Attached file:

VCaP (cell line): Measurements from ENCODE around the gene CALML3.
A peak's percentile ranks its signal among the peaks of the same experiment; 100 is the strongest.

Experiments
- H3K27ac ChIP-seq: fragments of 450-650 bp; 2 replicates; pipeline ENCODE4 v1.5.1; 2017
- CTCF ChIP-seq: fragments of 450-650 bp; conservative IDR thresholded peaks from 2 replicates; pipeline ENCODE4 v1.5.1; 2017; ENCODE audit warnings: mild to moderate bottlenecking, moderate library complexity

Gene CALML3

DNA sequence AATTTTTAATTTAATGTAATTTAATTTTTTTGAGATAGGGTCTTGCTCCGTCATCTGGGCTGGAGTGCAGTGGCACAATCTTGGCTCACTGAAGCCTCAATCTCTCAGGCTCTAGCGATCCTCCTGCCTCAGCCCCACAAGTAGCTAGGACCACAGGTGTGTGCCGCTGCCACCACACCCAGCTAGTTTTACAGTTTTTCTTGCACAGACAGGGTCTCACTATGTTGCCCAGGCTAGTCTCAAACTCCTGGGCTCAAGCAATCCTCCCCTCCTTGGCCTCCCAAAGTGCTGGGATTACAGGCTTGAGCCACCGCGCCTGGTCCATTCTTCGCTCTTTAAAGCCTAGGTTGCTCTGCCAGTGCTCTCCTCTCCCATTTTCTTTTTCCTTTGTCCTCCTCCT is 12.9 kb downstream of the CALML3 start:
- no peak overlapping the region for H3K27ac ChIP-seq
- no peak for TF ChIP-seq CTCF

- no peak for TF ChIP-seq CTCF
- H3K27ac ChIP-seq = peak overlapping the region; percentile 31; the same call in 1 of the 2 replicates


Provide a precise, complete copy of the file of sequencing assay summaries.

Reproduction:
VCaP (cell line): Measurements from ENCODE around the gene CALML3.
A peak's percentile ranks its signal among the peaks of the same experiment; 100 is the strongest.

Experiments
- H3K27ac ChIP-seq: fragments of 450-650 bp; 2 replicates; pipeline ENCODE4 v1.5.1; 2017
- CTCF ChIP-seq: fragments of 450-650 bp; conservative IDR thresholded peaks from 2 replicates; pipeline ENCODE4 v1.5.1; 2017; ENCODE audit warnings: mild to moderate bottlenecking, moderate library complexity

Gene CALML3

DNA sequence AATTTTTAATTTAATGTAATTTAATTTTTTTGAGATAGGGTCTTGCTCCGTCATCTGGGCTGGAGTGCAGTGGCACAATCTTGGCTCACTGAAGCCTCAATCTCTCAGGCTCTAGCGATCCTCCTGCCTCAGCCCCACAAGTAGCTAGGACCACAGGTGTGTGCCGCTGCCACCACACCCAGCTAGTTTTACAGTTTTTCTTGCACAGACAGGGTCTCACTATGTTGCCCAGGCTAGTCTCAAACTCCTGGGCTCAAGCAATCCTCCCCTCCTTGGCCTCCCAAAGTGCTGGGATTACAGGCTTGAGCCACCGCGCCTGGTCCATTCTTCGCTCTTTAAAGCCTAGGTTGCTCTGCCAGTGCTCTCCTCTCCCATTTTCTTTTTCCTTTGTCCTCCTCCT is 12.9 kb downstream of the CALML3 start:
- no peak overlapping the region for H3K27ac ChIP-seq
- no peak for TF ChIP-seq CTCF

- no peak for TF ChIP-seq CTCF
- H3K27ac ChIP-seq = peak overlapping the region; percentile 31; the same call in 1 of the 2 replicates